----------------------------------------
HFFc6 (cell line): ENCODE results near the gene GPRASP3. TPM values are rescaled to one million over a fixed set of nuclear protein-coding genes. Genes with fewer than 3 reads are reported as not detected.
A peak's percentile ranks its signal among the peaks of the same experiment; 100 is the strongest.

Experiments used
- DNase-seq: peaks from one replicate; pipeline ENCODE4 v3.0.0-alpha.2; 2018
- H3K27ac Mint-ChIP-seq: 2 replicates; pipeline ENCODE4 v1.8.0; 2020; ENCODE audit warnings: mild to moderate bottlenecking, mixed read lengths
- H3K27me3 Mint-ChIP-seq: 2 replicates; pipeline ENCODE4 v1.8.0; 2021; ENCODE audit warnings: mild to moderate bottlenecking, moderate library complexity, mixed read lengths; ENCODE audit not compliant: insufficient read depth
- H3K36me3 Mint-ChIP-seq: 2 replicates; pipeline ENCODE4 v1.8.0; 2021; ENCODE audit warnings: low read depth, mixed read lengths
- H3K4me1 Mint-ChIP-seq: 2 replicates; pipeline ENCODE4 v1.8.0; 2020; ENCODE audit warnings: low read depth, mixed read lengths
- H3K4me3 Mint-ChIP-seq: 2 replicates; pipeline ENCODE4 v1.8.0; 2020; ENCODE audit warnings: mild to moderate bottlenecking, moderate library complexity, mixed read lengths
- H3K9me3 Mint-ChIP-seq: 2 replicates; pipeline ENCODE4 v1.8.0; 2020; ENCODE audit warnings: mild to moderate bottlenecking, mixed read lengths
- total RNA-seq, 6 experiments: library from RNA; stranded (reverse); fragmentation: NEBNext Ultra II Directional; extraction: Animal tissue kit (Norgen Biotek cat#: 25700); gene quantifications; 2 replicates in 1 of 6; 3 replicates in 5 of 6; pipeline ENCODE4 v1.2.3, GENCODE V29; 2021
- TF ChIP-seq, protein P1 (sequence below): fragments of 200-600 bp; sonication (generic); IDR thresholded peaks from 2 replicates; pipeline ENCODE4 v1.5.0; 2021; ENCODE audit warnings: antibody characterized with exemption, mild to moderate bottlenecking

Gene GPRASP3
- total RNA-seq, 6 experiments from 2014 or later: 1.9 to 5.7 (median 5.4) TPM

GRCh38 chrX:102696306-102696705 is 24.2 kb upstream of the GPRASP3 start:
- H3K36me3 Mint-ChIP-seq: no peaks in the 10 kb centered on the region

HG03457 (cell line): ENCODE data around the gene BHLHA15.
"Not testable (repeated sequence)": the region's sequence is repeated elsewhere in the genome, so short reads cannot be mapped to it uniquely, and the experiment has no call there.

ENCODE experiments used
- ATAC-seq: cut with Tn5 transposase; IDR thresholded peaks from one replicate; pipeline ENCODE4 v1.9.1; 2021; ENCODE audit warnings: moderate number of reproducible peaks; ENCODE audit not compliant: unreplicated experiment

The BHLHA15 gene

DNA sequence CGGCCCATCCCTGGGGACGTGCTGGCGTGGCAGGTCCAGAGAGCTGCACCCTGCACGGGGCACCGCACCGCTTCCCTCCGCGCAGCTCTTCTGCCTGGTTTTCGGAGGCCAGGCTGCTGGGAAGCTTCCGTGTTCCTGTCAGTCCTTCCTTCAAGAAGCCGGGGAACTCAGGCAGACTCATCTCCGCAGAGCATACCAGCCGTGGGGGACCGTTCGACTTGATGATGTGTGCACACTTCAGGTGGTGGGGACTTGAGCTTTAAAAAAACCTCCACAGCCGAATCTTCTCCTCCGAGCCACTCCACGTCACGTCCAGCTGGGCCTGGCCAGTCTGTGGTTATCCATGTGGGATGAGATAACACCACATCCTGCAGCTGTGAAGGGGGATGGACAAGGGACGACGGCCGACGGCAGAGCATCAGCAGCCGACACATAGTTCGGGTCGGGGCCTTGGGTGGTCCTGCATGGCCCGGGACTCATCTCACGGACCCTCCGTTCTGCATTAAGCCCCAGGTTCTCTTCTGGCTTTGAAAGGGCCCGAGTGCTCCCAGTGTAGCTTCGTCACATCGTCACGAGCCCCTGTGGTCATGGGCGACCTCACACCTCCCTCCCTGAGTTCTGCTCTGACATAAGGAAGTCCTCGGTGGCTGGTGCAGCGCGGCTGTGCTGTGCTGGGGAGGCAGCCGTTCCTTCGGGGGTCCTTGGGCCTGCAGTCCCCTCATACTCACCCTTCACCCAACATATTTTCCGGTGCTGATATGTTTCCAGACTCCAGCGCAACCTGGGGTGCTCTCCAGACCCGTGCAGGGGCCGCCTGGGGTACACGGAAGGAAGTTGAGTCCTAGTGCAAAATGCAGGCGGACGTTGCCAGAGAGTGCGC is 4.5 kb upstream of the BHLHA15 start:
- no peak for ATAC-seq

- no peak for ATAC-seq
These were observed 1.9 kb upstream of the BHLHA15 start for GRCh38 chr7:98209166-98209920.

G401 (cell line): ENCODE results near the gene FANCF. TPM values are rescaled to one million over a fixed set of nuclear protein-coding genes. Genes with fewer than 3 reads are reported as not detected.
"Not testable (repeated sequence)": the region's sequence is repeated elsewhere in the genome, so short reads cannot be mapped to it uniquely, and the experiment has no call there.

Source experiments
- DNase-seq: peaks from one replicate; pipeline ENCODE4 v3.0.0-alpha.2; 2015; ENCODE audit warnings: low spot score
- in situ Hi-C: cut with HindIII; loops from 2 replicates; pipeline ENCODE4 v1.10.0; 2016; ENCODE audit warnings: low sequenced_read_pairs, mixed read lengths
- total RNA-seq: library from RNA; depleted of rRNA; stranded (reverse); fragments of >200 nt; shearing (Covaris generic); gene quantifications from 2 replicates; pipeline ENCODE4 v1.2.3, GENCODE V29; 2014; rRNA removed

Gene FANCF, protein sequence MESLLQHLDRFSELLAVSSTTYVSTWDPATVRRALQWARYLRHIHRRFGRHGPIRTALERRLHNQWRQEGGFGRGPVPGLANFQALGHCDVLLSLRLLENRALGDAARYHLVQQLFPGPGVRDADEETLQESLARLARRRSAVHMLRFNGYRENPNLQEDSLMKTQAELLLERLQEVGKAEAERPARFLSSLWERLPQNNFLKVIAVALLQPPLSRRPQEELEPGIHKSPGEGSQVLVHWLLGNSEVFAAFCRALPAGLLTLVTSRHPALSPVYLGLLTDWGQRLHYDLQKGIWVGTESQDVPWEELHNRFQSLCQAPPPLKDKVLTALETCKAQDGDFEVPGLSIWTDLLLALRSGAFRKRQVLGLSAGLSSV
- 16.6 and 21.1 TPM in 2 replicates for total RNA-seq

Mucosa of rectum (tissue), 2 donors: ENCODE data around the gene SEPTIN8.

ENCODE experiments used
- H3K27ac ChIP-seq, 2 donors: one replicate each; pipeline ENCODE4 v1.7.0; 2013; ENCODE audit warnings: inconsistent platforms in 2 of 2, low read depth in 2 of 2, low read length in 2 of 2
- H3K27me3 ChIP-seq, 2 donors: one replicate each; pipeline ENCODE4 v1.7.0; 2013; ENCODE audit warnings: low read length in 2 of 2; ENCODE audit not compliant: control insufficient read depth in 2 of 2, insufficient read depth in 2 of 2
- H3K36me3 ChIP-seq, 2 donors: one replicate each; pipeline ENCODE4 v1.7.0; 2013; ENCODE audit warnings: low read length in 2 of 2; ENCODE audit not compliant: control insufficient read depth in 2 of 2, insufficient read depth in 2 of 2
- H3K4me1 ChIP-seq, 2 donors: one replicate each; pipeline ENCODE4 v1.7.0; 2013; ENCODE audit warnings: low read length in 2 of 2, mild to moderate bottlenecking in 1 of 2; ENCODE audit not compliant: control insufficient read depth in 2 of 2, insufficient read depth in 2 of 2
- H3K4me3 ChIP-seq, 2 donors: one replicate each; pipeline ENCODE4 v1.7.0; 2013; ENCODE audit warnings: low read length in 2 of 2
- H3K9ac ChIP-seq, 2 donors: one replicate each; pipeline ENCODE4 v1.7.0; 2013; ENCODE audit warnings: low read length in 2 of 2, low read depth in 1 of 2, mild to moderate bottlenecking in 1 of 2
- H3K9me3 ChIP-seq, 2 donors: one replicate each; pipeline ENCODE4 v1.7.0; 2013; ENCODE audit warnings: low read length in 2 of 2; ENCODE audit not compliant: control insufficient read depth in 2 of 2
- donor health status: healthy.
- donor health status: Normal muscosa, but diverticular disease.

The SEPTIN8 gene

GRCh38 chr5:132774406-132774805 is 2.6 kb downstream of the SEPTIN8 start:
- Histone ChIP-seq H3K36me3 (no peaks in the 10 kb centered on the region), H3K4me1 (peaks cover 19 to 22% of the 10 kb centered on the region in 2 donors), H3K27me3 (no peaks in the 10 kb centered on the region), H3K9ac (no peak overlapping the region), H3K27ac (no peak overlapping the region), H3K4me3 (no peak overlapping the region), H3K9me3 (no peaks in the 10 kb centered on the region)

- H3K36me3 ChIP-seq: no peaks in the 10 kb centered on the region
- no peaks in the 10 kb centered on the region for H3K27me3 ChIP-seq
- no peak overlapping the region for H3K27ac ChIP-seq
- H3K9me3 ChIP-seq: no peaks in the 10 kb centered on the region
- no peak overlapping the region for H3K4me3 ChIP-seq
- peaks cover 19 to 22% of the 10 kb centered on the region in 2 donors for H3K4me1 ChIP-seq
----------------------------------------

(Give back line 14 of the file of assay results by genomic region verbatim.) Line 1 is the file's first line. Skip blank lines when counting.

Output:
- total RNA-seq, 6 experiments from 2014 or later: 1.9 to 5.7 (median 5.4) TPM